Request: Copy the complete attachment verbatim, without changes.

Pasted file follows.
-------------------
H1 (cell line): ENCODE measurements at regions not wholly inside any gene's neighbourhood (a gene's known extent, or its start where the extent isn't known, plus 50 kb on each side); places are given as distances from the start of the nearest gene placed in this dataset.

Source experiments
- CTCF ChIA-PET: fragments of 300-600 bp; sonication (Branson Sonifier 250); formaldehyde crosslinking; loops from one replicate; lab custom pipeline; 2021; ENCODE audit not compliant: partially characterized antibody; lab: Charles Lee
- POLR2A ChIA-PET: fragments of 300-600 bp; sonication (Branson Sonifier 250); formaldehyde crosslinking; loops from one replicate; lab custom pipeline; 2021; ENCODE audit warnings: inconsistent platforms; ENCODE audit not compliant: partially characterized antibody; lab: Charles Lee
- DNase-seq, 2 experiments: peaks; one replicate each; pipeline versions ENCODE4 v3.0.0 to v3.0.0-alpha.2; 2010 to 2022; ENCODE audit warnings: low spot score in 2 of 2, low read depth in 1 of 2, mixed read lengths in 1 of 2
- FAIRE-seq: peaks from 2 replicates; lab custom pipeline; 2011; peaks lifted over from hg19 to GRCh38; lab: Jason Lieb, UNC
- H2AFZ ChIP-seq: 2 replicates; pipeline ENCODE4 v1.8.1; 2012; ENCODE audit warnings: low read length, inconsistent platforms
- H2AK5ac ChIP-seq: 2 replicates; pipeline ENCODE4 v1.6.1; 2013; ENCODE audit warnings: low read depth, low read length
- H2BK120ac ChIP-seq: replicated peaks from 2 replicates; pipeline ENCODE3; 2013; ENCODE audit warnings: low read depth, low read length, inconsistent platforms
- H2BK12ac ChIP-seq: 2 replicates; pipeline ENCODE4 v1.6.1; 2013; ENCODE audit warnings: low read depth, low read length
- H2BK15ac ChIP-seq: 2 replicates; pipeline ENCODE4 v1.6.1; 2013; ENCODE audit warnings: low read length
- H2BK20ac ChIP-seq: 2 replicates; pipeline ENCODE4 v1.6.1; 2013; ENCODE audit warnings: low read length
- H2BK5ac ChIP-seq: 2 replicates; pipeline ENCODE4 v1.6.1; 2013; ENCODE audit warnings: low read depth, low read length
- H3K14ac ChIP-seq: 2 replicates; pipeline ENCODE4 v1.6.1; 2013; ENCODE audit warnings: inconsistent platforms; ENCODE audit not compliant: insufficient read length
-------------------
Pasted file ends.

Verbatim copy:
H1 (cell line): ENCODE measurements at regions not wholly inside any gene's neighbourhood (a gene's known extent, or its start where the extent isn't known, plus 50 kb on each side); places are given as distances from the start of the nearest gene placed in this dataset.

Source experiments
- CTCF ChIA-PET: fragments of 300-600 bp; sonication (Branson Sonifier 250); formaldehyde crosslinking; loops from one replicate; lab custom pipeline; 2021; ENCODE audit not compliant: partially characterized antibody; lab: Charles Lee
- POLR2A ChIA-PET: fragments of 300-600 bp; sonication (Branson Sonifier 250); formaldehyde crosslinking; loops from one replicate; lab custom pipeline; 2021; ENCODE audit warnings: inconsistent platforms; ENCODE audit not compliant: partially characterized antibody; lab: Charles Lee
- DNase-seq, 2 experiments: peaks; one replicate each; pipeline versions ENCODE4 v3.0.0 to v3.0.0-alpha.2; 2010 to 2022; ENCODE audit warnings: low spot score in 2 of 2, low read depth in 1 of 2, mixed read lengths in 1 of 2
- FAIRE-seq: peaks from 2 replicates; lab custom pipeline; 2011; peaks lifted over from hg19 to GRCh38; lab: Jason Lieb, UNC
- H2AFZ ChIP-seq: 2 replicates; pipeline ENCODE4 v1.8.1; 2012; ENCODE audit warnings: low read length, inconsistent platforms
- H2AK5ac ChIP-seq: 2 replicates; pipeline ENCODE4 v1.6.1; 2013; ENCODE audit warnings: low read depth, low read length
- H2BK120ac ChIP-seq: replicated peaks from 2 replicates; pipeline ENCODE3; 2013; ENCODE audit warnings: low read depth, low read length, inconsistent platforms
- H2BK12ac ChIP-seq: 2 replicates; pipeline ENCODE4 v1.6.1; 2013; ENCODE audit warnings: low read depth, low read length
- H2BK15ac ChIP-seq: 2 replicates; pipeline ENCODE4 v1.6.1; 2013; ENCODE audit warnings: low read length
- H2BK20ac ChIP-seq: 2 replicates; pipeline ENCODE4 v1.6.1; 2013; ENCODE audit warnings: low read length
- H2BK5ac ChIP-seq: 2 replicates; pipeline ENCODE4 v1.6.1; 2013; ENCODE audit warnings: low read depth, low read length
- H3K14ac ChIP-seq: 2 replicates; pipeline ENCODE4 v1.6.1; 2013; ENCODE audit warnings: inconsistent platforms; ENCODE audit not compliant: insufficient read length